With the new service, Palo Alto-based AltaVista will automatically produce the top stories related to search requests. Clicking on a news center at the top search page will provide a complete index of all the latest online stories about the requested topic.
The new feature, licensed from San Francisco-based Moreover, addresses a glaring shortcoming for even the most powerful search engines. [more...]
Submitted by AnnaKh on October 5, 2000 - 11:38pm
The complaint that there is no context to validate the credibility of what we find online is creating an opportunity for a new breed of \"context providers.\" Two of them are profiled in this article on Traffick - a look at SiteSherpa and Project Napa.
Submitted by Steven on September 15, 2000 - 9:11am
Be sure to check out the feature article in this months Searcher Magazine. Paul S. Piper discusses many aspects of web site evaluation and misinformation. There is also a nice list of sites that track these Internet hoaxes. A must read for public librarians.\"Misinformation on the Internet is, and will always be, a problem. One of the attributes of the Internet — the fact that nearly anyone can publish on it — creates an environment of freedom and simultaneously an environment that lacks quality control. That lack of quality control often requires the Internet user to perform the filtering done for us transparently in magazines, newsletters, journals, encyclopedias, books, and so on.\"
Submitted by Steven on September 6, 2000 - 10:25am
Here is an article from Newsbytes about those \"Ask A\" services that companies like Webhelp.com seem to think will rule the web searching realm in the future. A word to the wise when using these services...patience, patience, patience.\"After about six minutes, Shawn showed me a page with general information on Dalmatians and asked if this was what I was looking for. I said, \"No, I wanted to buy a Dalmatian.\"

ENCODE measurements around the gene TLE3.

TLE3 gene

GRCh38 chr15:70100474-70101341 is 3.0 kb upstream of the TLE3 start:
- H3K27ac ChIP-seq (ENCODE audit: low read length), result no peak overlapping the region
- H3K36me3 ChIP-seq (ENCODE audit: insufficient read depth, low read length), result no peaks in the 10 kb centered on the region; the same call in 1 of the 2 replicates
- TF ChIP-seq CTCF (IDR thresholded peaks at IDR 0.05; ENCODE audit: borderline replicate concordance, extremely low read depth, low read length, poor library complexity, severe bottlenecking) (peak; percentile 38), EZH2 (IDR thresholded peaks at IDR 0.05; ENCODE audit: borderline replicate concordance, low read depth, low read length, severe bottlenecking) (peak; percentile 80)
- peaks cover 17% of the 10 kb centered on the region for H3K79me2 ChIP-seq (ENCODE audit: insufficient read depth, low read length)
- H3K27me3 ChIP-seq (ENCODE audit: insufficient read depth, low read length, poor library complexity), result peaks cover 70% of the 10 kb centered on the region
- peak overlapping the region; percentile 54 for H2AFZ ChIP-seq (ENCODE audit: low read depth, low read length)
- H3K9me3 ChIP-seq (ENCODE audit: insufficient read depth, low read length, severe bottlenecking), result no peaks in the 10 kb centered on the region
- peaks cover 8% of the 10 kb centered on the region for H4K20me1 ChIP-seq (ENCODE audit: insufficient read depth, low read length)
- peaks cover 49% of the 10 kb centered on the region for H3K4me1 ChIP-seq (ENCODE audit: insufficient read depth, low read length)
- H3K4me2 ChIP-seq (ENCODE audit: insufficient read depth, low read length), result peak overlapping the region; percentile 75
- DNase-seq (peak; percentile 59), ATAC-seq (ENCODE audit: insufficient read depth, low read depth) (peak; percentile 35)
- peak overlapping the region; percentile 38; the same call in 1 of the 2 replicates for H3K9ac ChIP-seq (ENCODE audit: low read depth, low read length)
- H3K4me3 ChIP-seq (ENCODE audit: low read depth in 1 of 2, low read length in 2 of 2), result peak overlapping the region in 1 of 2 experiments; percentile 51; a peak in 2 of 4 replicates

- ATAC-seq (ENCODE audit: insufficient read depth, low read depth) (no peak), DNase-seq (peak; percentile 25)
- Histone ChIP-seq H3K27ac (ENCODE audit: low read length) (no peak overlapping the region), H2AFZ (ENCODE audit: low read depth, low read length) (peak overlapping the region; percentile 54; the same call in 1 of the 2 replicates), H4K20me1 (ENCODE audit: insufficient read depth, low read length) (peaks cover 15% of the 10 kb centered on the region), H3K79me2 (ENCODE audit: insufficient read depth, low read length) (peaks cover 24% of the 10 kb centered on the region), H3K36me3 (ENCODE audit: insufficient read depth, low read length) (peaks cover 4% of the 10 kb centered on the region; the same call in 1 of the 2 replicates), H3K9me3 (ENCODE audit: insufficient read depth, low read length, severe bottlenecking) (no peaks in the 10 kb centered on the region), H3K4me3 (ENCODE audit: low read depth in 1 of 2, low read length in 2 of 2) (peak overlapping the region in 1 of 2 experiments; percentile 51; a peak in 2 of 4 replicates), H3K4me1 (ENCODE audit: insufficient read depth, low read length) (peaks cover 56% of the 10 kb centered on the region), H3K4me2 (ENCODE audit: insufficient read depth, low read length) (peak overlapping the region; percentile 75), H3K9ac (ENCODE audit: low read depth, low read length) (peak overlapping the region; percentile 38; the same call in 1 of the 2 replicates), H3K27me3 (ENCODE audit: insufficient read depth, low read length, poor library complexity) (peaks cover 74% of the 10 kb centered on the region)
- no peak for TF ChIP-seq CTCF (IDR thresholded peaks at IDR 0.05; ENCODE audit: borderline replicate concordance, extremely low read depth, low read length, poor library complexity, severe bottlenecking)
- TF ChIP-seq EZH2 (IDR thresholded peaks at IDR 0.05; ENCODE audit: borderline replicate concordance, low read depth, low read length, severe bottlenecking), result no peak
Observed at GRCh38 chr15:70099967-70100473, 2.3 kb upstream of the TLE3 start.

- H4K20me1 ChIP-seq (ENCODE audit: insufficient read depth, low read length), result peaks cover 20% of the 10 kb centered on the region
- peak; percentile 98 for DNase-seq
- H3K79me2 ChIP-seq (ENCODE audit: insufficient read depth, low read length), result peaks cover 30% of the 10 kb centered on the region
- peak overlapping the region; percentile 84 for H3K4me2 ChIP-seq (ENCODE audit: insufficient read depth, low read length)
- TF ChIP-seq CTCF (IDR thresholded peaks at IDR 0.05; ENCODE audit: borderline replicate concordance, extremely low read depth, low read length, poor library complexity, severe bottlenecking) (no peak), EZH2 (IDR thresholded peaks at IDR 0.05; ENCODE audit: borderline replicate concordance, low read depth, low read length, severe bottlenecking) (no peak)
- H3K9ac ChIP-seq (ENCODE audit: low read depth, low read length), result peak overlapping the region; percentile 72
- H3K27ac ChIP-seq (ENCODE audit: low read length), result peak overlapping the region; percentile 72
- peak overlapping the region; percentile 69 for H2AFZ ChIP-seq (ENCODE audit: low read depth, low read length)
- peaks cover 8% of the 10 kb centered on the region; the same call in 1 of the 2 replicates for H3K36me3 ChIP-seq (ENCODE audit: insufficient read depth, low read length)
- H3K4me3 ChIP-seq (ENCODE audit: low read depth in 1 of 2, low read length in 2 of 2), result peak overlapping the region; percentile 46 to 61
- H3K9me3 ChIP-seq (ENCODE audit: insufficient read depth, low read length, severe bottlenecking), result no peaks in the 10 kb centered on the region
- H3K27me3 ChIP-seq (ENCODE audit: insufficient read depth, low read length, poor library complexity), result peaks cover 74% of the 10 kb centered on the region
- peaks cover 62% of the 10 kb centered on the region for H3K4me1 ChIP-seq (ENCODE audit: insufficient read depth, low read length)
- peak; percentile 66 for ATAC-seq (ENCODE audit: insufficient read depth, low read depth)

About six or seven minutes later Shawn returned with a list of Dalmatians for sale on eBay.\"
Submitted by Blake on June 18, 2000 - 11:20am
writes \"Prominent LITA leader Pat Ensor has
developed a succinct, streamlined guide to the best
tools to use for searching for information on the World
Wide Web. Ensor, chair of the Library and Information
Technology Association\'s Top Technology Trends
Committee, developed this tool kit after finding that
there are very few places on the Web to find constantly
updated recommendations about which search
engines, subject guides, and other resources are most
effective in producing fast, relevant, and authoritative
results for information-seekers. The Tool Kit for
the Expert Web Searcher can be accessed at l
Submitted by Steven on May 31, 2000 - 11:51pm
ABCnews.com has this neat article on a possible new type of search engine based on file swapping software.
\" The loose group of open-source programmers responsible for the controversial Gnutella file-swapping software have turned their technology into what they say is a powerful new Web search tool.\"
Submitted by AnnaKh on April 25, 2000 - 4:11pm
Chris Sherman describes the whirlwind proceedings at the Fifth Annual Search Engine Conference at this Information Today article. He assures us that the sessions generated more heat than light.